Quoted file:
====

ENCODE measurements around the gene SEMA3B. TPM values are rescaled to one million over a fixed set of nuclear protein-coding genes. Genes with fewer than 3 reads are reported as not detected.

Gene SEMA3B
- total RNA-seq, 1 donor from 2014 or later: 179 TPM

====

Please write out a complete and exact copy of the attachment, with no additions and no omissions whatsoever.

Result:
ENCODE measurements around the gene SEMA3B. TPM values are rescaled to one million over a fixed set of nuclear protein-coding genes. Genes with fewer than 3 reads are reported as not detected.

Gene SEMA3B
- total RNA-seq, 1 donor from 2014 or later: 179 TPM